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Waiting for (another) disaster

September 2, 2015

Over 80 percent of seawalls along tsunami-affected areas not completed: survey



Only 16 percent of seawalls planned for construction at 677 coastal locations in six prefectures heavily affected by the 2011 tsunami have been completed even though more than four years have passed since the disaster, a government study has shown.

The government has set a budget of some 32 trillion yen for disaster recovery projects in the 10 years up to fiscal 2020. Of the 32 trillion yen budget, about 25.5 trillion yen is allocated for projects in the first five years until the end of fiscal 2015, while the remaining 6.5 trillion will be allotted for the following five years. The cost of seawall construction is included in the budget.

Of 3,200 kilometers of coastline along six prefectures affected by the 2011 disaster -- Aomori, Iwate, Miyagi, Fukushima, Ibaraki and Chiba prefectures -- seawalls will be built along 986 kilometers of coastline. The height of seawalls varies in different locations, with parts stretching 50 kilometers, or 5 percent of the construction, reaching a height of 10 meters or higher, other sections of 567 kilometers, or 58 percent, will have seawalls measuring between over 5 meters and up to 10 meters and seawalls of less than 5 meters in height will be installed over a 369-kilometer section, or 37 percent of the construction. Of the 50-kilometer parts that will have seawalls at least 10 meters tall, 46 kilometers are located in Iwate Prefecture and the remaining 4 kilometers are in Miyagi Prefecture.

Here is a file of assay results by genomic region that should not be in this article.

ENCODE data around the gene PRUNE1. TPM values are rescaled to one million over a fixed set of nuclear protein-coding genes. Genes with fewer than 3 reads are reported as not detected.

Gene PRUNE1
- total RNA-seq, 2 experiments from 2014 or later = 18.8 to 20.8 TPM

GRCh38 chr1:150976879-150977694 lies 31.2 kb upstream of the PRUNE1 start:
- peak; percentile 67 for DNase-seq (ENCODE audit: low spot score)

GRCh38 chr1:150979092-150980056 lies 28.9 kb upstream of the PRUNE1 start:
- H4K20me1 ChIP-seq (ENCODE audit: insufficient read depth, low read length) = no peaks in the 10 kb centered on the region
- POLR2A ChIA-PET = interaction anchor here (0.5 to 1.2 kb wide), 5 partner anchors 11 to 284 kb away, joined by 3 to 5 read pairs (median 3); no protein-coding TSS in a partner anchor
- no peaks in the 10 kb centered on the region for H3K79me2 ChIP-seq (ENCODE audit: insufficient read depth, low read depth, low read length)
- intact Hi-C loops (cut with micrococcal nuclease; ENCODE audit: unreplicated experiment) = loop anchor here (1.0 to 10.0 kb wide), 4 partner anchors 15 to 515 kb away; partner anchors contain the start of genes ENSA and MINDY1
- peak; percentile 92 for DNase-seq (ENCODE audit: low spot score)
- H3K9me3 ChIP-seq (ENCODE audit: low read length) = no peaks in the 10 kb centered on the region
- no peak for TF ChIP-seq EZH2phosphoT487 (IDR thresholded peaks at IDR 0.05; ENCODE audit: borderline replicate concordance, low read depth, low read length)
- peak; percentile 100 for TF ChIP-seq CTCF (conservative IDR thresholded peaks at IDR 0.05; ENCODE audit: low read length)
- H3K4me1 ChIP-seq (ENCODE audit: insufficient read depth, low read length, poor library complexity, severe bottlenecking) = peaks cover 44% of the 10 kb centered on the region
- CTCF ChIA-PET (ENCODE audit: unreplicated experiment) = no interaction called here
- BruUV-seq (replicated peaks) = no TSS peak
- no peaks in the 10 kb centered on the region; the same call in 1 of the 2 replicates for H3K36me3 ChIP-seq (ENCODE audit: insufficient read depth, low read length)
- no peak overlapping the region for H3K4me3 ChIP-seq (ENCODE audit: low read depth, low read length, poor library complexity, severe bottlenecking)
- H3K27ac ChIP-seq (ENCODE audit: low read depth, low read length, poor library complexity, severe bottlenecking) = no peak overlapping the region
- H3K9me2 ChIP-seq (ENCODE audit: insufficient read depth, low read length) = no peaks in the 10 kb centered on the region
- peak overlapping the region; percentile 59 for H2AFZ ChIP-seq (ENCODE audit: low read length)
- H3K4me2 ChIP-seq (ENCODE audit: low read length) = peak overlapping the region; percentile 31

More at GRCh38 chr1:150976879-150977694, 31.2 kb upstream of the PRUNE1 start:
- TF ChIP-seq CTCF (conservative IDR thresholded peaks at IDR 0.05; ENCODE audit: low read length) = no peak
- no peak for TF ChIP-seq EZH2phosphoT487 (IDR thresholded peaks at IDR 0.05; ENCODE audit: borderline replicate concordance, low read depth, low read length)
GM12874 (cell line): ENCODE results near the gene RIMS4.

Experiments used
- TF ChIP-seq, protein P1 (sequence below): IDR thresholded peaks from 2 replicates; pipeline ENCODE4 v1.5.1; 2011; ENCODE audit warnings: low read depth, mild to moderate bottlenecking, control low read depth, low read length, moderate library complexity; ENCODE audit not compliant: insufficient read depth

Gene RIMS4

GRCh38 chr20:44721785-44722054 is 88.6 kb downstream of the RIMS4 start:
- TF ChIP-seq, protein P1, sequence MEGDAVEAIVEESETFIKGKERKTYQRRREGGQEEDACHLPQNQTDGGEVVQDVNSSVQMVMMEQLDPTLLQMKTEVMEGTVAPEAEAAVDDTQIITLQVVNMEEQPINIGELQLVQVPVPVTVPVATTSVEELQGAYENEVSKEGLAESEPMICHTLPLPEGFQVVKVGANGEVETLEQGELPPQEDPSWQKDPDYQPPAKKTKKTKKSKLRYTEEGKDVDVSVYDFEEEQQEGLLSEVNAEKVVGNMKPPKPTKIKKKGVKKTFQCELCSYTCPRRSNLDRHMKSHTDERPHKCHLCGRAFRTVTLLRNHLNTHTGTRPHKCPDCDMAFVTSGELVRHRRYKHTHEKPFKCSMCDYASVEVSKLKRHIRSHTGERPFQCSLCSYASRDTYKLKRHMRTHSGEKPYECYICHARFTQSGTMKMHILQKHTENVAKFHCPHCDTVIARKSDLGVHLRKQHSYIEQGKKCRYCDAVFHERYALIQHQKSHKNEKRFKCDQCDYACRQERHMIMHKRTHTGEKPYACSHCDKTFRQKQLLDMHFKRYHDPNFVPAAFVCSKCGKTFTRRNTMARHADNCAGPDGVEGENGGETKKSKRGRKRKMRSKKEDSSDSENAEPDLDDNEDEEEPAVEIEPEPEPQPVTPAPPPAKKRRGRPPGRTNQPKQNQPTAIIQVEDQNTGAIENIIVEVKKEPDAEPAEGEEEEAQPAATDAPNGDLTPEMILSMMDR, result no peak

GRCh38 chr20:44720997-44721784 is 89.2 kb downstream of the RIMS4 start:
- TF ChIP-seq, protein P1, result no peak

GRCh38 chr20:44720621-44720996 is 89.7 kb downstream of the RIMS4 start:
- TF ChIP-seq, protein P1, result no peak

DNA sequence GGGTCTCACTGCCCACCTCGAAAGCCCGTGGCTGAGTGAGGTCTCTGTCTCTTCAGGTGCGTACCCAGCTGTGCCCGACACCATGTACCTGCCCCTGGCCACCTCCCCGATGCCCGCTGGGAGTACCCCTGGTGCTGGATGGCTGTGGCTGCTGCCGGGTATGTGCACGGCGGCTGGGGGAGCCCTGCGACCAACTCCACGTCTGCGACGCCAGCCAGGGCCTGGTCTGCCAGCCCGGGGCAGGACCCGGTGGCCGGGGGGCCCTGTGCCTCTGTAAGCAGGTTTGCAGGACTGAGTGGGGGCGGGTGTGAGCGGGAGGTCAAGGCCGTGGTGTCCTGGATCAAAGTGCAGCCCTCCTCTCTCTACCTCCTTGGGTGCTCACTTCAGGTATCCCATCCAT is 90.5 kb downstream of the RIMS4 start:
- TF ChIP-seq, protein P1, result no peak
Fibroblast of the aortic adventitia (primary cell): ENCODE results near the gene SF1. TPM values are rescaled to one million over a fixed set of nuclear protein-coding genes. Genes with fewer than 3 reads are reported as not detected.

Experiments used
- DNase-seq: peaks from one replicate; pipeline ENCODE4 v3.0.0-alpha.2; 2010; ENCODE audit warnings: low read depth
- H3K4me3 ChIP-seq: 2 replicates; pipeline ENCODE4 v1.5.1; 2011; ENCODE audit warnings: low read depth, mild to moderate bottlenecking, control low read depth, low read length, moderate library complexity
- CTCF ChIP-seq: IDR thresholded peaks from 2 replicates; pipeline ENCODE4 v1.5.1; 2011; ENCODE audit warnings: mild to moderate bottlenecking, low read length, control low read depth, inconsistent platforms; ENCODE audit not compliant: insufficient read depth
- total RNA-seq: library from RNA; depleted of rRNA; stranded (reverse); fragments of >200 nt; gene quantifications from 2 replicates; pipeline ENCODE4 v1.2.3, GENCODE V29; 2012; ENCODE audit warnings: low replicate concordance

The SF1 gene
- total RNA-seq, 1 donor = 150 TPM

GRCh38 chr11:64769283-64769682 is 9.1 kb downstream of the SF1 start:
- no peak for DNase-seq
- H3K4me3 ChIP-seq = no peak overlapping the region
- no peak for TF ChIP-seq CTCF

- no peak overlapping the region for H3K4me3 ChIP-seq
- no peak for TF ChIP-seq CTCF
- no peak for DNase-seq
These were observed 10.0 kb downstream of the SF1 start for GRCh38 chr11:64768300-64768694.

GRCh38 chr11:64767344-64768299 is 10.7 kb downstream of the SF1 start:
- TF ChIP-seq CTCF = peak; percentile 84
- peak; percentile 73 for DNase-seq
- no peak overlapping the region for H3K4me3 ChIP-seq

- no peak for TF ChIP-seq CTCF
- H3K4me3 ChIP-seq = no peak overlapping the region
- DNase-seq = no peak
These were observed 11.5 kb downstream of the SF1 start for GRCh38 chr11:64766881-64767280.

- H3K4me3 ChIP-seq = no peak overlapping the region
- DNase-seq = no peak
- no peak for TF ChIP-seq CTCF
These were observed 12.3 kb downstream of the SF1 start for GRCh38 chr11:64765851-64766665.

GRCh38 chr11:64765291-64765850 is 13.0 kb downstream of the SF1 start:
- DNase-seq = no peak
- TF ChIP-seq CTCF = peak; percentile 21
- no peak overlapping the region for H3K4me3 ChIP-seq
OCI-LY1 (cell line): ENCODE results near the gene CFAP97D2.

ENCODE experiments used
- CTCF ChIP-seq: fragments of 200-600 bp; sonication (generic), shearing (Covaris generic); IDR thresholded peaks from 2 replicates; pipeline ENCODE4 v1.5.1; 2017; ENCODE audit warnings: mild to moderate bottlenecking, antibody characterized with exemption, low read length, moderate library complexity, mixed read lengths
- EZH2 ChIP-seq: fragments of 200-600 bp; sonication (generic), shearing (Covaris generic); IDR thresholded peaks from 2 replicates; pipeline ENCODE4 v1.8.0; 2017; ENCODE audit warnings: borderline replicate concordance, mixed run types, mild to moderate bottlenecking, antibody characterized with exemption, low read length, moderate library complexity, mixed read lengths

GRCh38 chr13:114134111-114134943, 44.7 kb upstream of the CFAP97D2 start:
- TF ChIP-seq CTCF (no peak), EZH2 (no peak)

According to a study conducted by the Ministry of Land, Infrastructure, Transport and Tourism, seawalls at only 109 of 677 locations had been completed as of the end of June, while 356 other locations were under construction. Seawall construction at 212 locations had not started. Of those, agreements with local authorities have been reached for 177 locations and concerned parties are negotiating over the use of land, but a consensus has not been reached with locals for the remaining 35 locations.

Details of the seawall projects, such as the height of the walls, have been mapped out based on the assumption of potential tsunami that hit the area once every few decades or 100-plus years. However, many local residents have requested to lower the height of seawalls proposed by the government. Because of this, the walls' height was reduced at 152 locations while the proposed sites of 42 seawall projects were moved elsewhere.

A senior land ministry official told the Mainichi Shimbun that the six prefectural governments said that the remaining seawall construction should begin within this fiscal year and all construction will be completed by fiscal 2018.

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